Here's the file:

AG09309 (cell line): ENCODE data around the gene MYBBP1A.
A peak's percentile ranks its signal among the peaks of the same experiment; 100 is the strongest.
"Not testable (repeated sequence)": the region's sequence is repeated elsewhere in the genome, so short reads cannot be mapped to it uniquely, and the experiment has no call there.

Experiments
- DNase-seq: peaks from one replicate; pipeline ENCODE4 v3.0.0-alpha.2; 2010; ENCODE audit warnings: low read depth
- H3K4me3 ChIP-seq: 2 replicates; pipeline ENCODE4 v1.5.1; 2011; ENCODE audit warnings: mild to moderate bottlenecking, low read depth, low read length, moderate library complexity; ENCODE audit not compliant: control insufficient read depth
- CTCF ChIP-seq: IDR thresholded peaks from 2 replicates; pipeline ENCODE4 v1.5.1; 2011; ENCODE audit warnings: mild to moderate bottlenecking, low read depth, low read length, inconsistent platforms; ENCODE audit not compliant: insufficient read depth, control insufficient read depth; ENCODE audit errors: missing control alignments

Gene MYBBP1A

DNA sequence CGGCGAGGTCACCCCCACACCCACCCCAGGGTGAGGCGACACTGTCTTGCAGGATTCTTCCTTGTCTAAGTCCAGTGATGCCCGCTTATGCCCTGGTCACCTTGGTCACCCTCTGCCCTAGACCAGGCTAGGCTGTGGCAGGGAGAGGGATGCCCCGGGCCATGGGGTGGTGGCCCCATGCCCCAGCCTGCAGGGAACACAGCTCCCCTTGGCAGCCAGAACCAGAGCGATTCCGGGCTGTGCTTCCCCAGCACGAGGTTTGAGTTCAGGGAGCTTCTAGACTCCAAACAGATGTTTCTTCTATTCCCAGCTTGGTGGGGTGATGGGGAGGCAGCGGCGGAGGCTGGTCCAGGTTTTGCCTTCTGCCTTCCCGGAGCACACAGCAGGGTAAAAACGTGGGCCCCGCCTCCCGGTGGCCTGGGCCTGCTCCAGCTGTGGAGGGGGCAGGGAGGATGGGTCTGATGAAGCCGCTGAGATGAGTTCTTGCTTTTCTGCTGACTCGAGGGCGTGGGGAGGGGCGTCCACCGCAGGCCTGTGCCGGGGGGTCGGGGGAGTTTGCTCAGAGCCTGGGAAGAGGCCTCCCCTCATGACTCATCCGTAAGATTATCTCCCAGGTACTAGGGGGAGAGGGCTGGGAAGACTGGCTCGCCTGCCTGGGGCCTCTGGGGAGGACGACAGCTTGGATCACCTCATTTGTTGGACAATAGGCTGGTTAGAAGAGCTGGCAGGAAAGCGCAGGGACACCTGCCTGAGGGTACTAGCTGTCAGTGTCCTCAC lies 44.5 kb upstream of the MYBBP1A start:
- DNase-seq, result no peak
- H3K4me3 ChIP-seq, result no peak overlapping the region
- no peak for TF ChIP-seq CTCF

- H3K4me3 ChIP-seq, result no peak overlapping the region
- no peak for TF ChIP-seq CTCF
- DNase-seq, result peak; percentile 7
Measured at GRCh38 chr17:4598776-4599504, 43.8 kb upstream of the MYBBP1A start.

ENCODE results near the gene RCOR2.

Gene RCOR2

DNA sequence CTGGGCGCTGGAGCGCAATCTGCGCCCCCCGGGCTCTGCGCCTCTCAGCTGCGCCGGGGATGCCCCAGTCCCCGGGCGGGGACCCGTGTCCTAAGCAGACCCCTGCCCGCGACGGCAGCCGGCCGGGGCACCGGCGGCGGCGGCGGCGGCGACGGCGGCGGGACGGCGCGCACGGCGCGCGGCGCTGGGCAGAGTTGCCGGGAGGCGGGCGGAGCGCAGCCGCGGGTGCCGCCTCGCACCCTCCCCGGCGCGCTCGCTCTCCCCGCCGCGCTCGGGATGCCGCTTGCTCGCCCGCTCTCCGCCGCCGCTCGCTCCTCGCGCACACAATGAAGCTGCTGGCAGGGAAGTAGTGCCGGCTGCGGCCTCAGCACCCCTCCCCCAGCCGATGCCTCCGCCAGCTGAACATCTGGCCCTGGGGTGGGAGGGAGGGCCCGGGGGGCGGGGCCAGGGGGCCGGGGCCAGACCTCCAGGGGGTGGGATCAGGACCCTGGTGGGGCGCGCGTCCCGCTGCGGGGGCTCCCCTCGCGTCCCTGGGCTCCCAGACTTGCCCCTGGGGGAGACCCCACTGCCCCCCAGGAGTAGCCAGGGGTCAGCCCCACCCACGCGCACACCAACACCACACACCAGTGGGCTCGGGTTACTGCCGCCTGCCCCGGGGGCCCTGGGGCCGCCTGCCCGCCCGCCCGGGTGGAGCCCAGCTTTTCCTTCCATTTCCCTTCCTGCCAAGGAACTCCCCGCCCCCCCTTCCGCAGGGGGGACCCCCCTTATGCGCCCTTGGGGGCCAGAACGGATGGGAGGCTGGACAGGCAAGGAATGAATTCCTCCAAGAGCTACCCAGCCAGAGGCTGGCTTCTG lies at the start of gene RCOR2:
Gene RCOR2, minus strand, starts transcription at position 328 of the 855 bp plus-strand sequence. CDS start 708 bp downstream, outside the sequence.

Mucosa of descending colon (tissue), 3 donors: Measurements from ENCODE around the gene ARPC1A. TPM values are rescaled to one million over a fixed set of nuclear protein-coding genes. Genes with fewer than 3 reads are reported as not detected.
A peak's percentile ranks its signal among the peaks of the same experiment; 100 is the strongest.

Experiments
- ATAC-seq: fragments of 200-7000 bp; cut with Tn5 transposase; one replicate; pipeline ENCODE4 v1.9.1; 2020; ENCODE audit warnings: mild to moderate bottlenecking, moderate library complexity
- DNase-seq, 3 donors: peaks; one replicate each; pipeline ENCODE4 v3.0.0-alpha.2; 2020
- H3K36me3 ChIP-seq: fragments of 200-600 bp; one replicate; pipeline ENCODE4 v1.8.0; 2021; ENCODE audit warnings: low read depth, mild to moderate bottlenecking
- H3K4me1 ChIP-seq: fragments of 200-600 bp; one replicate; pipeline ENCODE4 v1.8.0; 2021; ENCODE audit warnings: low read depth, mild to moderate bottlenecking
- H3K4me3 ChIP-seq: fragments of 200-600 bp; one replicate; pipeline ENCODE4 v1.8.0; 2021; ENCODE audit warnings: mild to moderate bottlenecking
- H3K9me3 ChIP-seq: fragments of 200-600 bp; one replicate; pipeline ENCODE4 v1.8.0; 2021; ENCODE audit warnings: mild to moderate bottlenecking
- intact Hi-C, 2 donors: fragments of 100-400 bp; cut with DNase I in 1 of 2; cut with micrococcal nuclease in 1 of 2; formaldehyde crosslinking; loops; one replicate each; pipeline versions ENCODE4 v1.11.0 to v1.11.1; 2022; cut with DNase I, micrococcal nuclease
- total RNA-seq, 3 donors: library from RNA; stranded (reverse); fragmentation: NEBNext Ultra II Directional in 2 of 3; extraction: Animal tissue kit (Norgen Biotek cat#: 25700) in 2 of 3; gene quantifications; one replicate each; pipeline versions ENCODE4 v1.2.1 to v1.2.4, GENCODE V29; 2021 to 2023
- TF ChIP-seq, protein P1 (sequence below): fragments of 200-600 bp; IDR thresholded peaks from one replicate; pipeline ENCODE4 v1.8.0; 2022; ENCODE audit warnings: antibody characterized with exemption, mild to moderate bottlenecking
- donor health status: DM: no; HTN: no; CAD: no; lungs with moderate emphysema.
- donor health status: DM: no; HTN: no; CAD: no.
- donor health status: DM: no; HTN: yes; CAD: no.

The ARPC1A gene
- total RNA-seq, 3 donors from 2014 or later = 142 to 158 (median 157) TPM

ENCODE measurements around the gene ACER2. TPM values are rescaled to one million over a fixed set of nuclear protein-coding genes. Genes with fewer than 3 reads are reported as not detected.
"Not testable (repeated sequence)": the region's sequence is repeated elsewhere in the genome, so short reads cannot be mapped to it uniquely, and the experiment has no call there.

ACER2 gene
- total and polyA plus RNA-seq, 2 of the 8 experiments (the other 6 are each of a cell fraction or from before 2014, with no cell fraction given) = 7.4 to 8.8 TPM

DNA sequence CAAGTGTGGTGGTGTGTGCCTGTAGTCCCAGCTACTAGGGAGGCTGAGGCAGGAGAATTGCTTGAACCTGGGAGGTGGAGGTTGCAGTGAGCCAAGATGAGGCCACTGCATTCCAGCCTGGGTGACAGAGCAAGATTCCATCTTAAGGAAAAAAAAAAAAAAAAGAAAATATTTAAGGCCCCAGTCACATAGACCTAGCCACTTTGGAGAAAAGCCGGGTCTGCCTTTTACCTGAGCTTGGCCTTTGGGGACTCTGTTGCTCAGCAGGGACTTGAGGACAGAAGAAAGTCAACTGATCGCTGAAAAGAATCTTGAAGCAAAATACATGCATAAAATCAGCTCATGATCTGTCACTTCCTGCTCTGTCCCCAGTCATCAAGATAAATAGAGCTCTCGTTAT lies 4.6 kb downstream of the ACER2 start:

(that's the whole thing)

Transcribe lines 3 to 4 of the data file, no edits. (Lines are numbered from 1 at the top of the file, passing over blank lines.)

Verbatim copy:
"Not testable (repeated sequence)": the region's sequence is repeated elsewhere in the genome, so short reads cannot be mapped to it uniquely, and the experiment has no call there.

Experiments